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Vessel Plus 2022;6:48. 10.20517/2574-1209.2022.04 © The Author(s) 2022.
Open Access Technical Note

New endovascular techniques for false lumen thrombosis in aortic dissection after thoracic endovascular aortic repair

Pediatric and adult cardiovascular, thoraco-abdominal and emergencies Radiology Unit, Department of Radiology, IRCCS, Azienda ospedaliera-universitaria di Bologna, Bologna 40138, Italy.

Correspondence to: Dr. Francesco Buia, Pediatric and adult cardiovascular, thoraco-abdominal and emergencies Radiology Unit, Department of Radiology, IRCCS Azienda ospedaliera-universitaria di Bologna, Via Massarenti 9, Bologna 40138, Italy. E-mail: francesco.buia@aosp.bo.it

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    © The Author(s) 2022. Open Access This article is licensed under a Creative Commons Attribution 4.0 International License (https://creativecommons.org/licenses/by/4.0/), which permits unrestricted use, sharing, adaptation, distribution and reproduction in any medium or format, for any purpose, even commercially, as long as you give appropriate credit to the original author(s) and the source, provide a link to the Creative Commons license, and indicate if changes were made.


    Over the past decades, both open surgery and endovascular treatment of aortic dissection have made great progress with good clinical outcomes. However, despite this progress, the presence of distal re-entry tears can sustain perfusion of false lumen (FL) and induce aneurysm formation or growth. In particular, about 20% of patients undergoing thoracic endovascular aortic repair (TEVAR) for aortic dissection require reintervention because of incomplete FL thrombosis promoting aortic wall degeneration, post-dissection aortic aneurysm, and rupture. Endovascular techniques to promote FL thrombosis after TEVAR show good early results together with minimal invasiveness, offering different alternatives depending on the case and the level of urgency. Endovascular techniques include FL embolization (with coils, vascular plugs, etc.), candy-plug techniques, parallel stent graft, and branched and fenestrated aortic endoprosthesis. Each of these solutions has advantages and disadvantages. We herein describe the available endovascular options.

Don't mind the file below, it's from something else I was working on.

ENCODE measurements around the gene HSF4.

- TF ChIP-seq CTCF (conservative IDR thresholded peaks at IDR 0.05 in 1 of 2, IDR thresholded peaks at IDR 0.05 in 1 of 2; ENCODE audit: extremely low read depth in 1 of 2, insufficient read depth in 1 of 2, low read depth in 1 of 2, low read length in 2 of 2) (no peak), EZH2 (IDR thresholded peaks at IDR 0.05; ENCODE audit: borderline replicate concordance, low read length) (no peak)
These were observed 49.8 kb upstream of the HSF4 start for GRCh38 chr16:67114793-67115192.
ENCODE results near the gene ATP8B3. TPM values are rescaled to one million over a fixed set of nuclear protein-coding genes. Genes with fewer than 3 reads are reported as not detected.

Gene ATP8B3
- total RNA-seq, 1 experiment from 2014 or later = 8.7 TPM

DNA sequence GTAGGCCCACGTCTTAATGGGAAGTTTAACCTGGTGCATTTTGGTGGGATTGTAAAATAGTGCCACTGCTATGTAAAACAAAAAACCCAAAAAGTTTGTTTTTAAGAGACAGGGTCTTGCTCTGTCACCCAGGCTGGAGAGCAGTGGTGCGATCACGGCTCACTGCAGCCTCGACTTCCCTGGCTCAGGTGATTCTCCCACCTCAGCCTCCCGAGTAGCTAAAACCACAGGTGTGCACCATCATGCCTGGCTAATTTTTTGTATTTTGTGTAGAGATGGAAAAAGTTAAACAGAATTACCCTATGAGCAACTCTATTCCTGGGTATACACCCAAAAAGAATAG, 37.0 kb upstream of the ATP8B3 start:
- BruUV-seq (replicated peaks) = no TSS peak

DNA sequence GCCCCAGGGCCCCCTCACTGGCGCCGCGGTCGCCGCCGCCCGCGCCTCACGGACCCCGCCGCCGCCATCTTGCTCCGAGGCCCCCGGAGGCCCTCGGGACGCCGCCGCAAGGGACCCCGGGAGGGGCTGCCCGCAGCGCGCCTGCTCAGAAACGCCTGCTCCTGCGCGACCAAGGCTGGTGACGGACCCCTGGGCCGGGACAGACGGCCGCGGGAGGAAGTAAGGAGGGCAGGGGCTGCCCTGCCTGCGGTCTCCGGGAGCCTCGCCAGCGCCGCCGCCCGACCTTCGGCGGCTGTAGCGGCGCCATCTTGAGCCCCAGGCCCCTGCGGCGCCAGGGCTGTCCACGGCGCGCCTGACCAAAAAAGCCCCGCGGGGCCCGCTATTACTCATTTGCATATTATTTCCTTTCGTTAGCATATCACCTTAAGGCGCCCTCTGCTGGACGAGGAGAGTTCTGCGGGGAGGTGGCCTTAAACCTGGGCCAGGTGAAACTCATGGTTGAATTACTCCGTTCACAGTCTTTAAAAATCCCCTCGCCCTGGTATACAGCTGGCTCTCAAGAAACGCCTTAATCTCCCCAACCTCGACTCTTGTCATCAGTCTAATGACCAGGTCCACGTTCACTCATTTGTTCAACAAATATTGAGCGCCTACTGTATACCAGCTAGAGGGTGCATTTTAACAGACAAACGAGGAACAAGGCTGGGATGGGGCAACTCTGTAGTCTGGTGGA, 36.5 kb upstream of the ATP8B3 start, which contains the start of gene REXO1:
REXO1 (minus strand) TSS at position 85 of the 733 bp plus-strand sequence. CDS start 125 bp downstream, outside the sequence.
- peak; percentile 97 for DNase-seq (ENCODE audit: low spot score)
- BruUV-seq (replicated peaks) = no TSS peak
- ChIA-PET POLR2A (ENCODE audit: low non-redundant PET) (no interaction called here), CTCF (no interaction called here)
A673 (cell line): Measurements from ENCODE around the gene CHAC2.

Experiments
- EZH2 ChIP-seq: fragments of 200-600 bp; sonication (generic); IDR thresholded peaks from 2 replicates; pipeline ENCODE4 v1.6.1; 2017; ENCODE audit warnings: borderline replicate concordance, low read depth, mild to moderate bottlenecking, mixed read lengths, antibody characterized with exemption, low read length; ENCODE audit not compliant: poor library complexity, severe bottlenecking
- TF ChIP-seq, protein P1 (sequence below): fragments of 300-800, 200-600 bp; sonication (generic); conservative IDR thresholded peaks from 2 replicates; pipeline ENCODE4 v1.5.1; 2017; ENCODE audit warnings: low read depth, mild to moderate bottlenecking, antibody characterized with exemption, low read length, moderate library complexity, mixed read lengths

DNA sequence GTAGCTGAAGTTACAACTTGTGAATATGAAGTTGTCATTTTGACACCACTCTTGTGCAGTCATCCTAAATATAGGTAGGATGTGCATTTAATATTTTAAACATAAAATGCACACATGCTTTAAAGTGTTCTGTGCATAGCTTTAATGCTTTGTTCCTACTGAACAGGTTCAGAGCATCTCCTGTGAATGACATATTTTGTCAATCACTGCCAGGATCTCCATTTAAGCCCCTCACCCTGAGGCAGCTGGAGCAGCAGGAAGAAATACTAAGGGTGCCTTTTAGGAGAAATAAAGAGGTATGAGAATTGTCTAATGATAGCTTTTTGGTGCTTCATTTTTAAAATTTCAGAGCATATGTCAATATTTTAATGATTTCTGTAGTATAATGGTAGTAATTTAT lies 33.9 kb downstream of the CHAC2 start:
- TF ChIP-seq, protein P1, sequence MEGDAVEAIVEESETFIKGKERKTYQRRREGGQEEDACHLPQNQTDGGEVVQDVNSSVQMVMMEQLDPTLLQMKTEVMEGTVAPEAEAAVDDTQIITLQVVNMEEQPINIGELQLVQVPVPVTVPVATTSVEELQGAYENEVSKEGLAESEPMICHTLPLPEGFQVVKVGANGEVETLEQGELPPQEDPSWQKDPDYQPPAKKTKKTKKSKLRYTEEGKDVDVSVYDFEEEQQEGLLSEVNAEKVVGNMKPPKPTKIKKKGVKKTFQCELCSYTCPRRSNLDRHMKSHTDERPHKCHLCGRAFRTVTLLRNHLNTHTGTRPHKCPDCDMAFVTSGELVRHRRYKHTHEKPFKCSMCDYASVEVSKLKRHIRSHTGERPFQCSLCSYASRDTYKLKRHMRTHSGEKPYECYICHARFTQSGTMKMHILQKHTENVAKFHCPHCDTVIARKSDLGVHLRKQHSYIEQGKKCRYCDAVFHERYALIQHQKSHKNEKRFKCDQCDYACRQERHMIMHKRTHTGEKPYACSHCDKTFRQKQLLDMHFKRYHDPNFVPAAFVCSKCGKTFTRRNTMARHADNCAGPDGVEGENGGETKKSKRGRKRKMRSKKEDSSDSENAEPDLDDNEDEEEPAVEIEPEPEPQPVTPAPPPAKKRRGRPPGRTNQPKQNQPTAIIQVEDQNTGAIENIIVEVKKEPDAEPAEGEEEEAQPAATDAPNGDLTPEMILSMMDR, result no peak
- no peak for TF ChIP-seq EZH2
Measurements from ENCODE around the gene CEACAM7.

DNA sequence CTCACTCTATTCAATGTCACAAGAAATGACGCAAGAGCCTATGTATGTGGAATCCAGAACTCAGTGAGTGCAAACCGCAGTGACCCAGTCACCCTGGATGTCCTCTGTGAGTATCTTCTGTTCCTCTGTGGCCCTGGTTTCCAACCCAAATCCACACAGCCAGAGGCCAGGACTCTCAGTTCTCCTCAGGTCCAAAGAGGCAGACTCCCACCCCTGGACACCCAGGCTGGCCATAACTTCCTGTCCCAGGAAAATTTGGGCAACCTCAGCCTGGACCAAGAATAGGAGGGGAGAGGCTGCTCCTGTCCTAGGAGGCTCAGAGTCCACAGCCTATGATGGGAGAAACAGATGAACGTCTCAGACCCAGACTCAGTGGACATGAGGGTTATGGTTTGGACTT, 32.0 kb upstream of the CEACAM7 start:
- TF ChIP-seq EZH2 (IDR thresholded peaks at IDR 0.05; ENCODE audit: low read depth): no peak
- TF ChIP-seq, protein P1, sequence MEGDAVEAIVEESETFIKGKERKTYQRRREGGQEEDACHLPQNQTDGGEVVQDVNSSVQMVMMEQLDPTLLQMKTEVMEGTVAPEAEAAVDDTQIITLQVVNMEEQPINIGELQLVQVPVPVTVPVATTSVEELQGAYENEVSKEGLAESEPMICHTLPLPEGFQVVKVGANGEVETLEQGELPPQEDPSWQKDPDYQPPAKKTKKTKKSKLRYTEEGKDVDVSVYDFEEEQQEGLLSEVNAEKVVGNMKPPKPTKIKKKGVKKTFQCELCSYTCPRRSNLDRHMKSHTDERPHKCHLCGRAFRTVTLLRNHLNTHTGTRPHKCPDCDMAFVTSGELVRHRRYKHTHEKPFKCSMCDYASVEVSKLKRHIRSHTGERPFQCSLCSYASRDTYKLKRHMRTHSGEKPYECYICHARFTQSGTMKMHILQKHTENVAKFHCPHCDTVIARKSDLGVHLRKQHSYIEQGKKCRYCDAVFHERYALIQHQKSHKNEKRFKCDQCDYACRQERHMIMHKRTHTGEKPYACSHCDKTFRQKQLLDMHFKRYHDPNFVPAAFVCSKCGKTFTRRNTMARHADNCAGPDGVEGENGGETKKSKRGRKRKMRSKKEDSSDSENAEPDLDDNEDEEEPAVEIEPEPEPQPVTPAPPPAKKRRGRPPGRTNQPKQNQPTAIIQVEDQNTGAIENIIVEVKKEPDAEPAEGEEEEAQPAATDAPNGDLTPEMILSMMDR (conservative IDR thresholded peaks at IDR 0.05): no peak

In 2008, the IRAD group endorsed thoracic endovascular aortic repair (TEVAR) as the gold standard for the treatment of complicated acute type B aortic dissection (TBAD)[1]. Subsequently, several studies clearly confirmed the superiority of TEVAR to surgical or medical therapy in the treatment of this life-threatening circumstance[2,3]. Moreover, during the last decade, the INSTEAD-XL[4] and ABSORB[5] trials demonstrated how TEVAR can play an emergent role in the management of uncomplicated acute TBAD in selected patients with high-risk features, even if many aspects remain to be clarified. Less encouraging results emerged regarding TEVAR for chronic post-dissection thoracoabdominal aortic aneurysms, with complete thrombosis of false lumen (FL) in only 30% of cases[6] and a reintervention rate of 60%[7]. In all these situations, the goal of TEVAR is to cover the intimal tears promoting thrombosis of the FL. However, about 20% of patients undergoing TEVAR of aortic dissection require reintervention because of incomplete FL thrombosis promoting aortic wall degeneration, post-dissection aortic aneurysm, and rupture[8]. Incomplete thrombosis of the FL can affect the long-term survival of these patients, increasing late mortality[9-11]. Over the past decades, endovascular strategies to promote FL thrombosis after TEVAR showed good early results with minimal invasiveness, offering different alternatives according to the anatomy and the level of urgency. The most important endovascular techniques described include FL embolization (with coils, vascular plugs, etc.), candy-plug techniques, branched and fenestrated aortic endoprosthesis, and parallel stent graft technique. Each of these solutions has advantages and disadvantages. In this focused paper, we provide a brief description of endovascular options available to induce false lumen thrombosis after TEVAR in TBAD together with a commentary based on our experience.